Anand, please cover these new Win 8 devices as much as possible. This is the future.
  • gorash - Saturday, June 09, 2012 - link

    No way that it can get 7 hours. Reply
  • DigitalFreak - Saturday, June 09, 2012 - link

    The Acer guy said 8 hours in the video, so... Reply
  • Lucian Armasu - Monday, June 11, 2012 - link

    The "laptop guys" always exaggerate their battery life. ALWAYS.

    It's usually half of what they are saying. Have you owned any recent laptop with that kind of a resolution that can last you 8 hours with heavy use?

    Because the iPad and Android tablets can actually last you 10 hours or more of HEAVY USE - not idling with the screen on, which is what these manufacturers mean when they say "our laptop/tablet lasts 8 hours".
  • BigBear123 - Monday, June 11, 2012 - link

    You must not own an iPad or Android tablet because they absolutely do not last the 10 hrs from heavy use. I watch youtube and surf the internet quite frequently (refreshing websites, etc...). In no way has my iPad 1 or my GF's iPad 2 ever lasted the advertised 10 hours.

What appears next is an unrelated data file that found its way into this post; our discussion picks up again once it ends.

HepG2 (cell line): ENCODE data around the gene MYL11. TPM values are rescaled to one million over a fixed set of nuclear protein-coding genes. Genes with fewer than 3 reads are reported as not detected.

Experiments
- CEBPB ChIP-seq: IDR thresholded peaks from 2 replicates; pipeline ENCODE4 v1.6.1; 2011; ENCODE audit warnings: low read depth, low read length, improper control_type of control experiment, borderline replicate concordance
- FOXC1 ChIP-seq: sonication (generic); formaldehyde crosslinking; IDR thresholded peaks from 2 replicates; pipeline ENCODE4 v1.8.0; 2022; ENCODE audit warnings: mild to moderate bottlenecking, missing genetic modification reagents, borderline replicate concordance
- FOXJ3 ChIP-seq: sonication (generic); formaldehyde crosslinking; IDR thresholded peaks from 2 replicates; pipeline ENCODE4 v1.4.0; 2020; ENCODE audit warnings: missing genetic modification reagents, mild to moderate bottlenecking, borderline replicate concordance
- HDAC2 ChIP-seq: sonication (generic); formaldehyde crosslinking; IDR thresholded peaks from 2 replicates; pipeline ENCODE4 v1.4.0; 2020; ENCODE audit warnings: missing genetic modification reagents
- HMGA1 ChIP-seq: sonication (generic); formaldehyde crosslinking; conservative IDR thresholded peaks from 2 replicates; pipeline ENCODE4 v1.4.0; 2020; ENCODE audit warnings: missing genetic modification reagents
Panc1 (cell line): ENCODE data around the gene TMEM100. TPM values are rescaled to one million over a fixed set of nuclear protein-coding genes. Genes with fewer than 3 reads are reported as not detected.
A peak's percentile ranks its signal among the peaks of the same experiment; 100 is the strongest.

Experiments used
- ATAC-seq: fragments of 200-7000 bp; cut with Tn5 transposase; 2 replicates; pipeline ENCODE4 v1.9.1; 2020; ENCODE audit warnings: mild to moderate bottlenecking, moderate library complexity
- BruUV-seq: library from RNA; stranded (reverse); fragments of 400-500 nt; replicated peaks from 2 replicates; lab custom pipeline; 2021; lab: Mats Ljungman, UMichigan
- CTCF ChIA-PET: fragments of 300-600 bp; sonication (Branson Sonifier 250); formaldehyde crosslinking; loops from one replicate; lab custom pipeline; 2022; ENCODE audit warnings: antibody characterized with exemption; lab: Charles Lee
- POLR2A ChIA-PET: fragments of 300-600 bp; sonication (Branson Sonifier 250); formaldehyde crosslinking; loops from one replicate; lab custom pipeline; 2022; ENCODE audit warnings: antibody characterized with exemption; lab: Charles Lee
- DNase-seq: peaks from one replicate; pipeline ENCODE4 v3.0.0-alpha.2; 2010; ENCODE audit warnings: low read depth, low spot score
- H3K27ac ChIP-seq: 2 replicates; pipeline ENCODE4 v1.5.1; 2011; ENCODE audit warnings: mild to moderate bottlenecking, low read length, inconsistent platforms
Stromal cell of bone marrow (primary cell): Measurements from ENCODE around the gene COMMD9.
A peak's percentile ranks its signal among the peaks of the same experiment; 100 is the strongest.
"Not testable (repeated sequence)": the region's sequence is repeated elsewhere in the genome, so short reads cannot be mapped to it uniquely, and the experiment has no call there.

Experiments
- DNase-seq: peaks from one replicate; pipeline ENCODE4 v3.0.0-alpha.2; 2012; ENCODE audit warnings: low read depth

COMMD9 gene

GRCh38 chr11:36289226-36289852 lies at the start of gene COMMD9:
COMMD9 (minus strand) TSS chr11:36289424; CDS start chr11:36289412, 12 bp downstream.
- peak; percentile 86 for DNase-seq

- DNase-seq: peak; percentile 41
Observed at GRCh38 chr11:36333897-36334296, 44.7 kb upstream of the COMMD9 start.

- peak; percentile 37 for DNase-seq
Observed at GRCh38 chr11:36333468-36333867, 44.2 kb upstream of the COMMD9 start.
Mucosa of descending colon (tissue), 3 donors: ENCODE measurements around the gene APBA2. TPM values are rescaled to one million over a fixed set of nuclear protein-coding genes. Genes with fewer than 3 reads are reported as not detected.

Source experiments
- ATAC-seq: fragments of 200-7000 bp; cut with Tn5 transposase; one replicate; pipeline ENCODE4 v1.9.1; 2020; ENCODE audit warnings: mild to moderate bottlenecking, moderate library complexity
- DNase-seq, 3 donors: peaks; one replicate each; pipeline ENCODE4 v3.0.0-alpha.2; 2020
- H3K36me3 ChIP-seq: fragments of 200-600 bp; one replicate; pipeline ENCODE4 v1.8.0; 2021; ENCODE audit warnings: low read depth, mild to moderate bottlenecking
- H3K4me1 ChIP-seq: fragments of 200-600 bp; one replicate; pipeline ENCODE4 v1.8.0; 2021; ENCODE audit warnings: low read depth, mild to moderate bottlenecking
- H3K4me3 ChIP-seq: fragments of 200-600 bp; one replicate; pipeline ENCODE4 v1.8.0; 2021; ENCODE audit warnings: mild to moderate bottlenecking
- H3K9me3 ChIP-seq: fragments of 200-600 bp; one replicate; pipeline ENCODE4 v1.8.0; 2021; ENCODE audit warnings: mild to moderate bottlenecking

Android tablets and iPads are toys anyways. As soon as touch Ultrabooks come out, I'm ditching the iPad.
  • lilmoe - Saturday, June 09, 2012 - link

    you guys need to tell me where the you get crystal balls from! Reply
  • Romberry - Saturday, June 09, 2012 - link

    Bet ya that yes, way. MS has gone to great lengths to make Win 8 more power efficient*, and I expect that 7+ hours is not unreasonable. We're getting that kind of battery life under Win 7 on some ultrabook class machines already. Can't see why Win8 won't be capable of at least the same.

    *The recent news about dropping Aero Glass from the release version of Win 8 came about precisely because of the power saving advantages.
  • Jaybus - Tuesday, June 12, 2012 - link